Regarding the whole “social credit” thing:
I think there is something to these notions, very tentatively; but I haven’t much of a clue, at this point, how any of it would be implemented, or even whether it could be.
Briefly, though, it seems to me that it is proper to ask the question of why some things that have obvious economic value have no monetary value. The “social credit” guru, C. H. Douglas, points out that every advance that adds value to the economy and people’s lives builds upon previous advances, that there is a sort of “heritage” component of all valuable things that isn’t owned by any particular person but is rather more or less the property of everyone. There is something to this. I’m not saying that it can be reflected in any action or conduct of the government, or in any monetary system that can be rationally instituted. I’m not even saying I agree with it, exactly. I just think that there is a kernel of a truth there, somewhere. It may or may not be meaningful in the sense that something can be done about it. It is entirely possible that nothing intelligible can be done.
Another interesting point Douglas makes concerns the fact that there is monetary value attached to, say, the land on which a factory sits. And so the profit of the factory is reduced by the payment of rent for the use of the land. But the factory also depends upon manpower, and it uses the labor of human beings to produce its profit. Each of the human beings had parents who provided the human beings who ultimately provided that labor. Yet there is no monetary value attached to this contribution, which is every bit as essential to the operation of the factory as the land on which the factory sits. No payment is made to the parents, in other words.
Is there some explanation for this absolute difference between the provision of land and the provision of human beings for labor that eludes me at the moment? Can anyone suggest why the one should have a monetary claim upon the production of the factory but the other should not?
Now, one objection could be that the labor is already being paid for through the wages to the laborer and that is the only cognizable transaction going on, and that to go beyond that and recognize claims of third parties would be something akin to a violation of the rule of self-ownership and proscriptions against servitude. There’s a kernel of truth in that objection as well. Maybe. I’m not really sure.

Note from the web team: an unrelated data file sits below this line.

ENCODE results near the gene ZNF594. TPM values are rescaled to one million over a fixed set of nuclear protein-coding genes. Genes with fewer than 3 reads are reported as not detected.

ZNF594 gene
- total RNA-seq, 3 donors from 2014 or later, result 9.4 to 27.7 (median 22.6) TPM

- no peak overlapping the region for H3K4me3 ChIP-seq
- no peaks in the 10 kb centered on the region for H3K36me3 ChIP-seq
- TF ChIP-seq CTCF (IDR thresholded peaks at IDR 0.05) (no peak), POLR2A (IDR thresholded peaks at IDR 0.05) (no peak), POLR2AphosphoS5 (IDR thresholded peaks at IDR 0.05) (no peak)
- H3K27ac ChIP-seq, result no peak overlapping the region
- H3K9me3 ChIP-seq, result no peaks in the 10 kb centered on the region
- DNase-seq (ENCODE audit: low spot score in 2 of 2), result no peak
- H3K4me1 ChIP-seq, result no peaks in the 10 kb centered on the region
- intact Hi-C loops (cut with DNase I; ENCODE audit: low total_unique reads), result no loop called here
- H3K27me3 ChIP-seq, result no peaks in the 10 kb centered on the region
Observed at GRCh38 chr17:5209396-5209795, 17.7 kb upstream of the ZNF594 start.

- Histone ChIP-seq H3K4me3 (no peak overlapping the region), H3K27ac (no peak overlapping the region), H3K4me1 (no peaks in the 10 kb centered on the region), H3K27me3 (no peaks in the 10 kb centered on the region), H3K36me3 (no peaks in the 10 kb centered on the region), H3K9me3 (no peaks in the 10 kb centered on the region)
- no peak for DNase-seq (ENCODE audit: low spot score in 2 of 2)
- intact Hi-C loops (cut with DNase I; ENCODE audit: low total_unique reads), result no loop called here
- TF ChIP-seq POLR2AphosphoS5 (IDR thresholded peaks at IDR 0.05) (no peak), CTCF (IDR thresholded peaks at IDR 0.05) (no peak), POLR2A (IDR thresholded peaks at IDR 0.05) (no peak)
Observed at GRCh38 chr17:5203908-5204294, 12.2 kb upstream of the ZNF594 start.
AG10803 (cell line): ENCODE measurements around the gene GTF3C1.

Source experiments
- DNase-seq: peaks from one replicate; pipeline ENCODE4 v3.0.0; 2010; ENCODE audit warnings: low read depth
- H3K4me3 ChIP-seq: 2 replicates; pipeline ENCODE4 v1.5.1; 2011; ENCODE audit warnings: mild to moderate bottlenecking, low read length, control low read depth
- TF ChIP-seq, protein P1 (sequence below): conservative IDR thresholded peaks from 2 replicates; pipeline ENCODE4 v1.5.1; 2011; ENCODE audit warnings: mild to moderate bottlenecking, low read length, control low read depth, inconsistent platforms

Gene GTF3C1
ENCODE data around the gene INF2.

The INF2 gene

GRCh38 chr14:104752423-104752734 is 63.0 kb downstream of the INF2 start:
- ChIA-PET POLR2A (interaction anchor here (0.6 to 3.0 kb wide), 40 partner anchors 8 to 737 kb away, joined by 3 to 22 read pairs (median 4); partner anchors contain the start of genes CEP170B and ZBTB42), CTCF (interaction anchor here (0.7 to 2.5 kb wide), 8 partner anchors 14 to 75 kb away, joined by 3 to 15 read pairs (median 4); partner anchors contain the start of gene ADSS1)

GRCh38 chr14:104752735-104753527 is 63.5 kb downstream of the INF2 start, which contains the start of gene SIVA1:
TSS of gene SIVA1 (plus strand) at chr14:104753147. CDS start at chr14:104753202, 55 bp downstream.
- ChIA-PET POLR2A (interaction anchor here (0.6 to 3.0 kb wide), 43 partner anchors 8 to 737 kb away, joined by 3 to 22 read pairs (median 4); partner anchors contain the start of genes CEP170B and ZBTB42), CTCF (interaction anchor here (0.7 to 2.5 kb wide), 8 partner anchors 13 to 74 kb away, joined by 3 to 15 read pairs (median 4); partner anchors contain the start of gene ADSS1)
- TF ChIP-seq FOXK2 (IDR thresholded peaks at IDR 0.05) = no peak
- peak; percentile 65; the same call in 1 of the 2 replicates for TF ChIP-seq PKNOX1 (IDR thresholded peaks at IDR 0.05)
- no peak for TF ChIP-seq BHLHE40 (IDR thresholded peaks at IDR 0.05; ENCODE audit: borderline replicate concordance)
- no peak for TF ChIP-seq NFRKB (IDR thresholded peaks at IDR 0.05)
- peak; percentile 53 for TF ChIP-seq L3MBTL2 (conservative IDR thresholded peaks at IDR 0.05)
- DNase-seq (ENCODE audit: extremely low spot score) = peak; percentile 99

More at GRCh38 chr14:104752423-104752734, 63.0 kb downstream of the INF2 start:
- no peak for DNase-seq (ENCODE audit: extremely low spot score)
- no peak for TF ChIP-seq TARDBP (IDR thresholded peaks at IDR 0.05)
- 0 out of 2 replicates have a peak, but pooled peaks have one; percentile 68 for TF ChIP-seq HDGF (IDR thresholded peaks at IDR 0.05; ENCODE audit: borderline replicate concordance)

And as far as implementing such a regime, where – if anywhere – would a line be drawn? Do you compensate parents only? What about grandparents? Uncles and Aunts?
Or maybe this is all to be accounted for by the “heritage” idea that is part of the common pool of capital, human and otherwise.
One thought I have had. Toyed with. It is not developed. Parental discretion is advised.
But one thought that occurred to me was some kind of parallel government currency issued to everyone that would be legal tender – even though in general I hate legal tender laws – not for all debts, but for basics like food, clothing and shelter. It would function almost exclusively within national boundaries. It wouldn’t be good anywhere else or for anything else unless of course people wanted to accept it for some reason. Everyone would get some share of this “scrip” by virtue of simply being a citizen or something, presumably sufficient to have a place to live, food, and some clothing.
This would be similar to food stamps. But not precisely like food stamps, because the scrip would be more valuable. Also, there would be no restrictions imposed: the scrip must be accepted for food, clothing and shelter as legal tender for those things, but could be accepted for other things if people wanted to.
General money would still be “dollars” which would still be gold backed, and the central bank would still be history.
I am open to suggestions both: 1) further explaining and justifying the whole concept of monetizing these hitherto un-monetized things; and 2) how the monetization of such things would work.
One thing I would agree on is that if something ought to be done about the monetary system through a constitutional amendment it should be done all at once. You can’t keep going back and nitpicking the constitution, because the process of amending it is too cumbersome, and it is meant to be.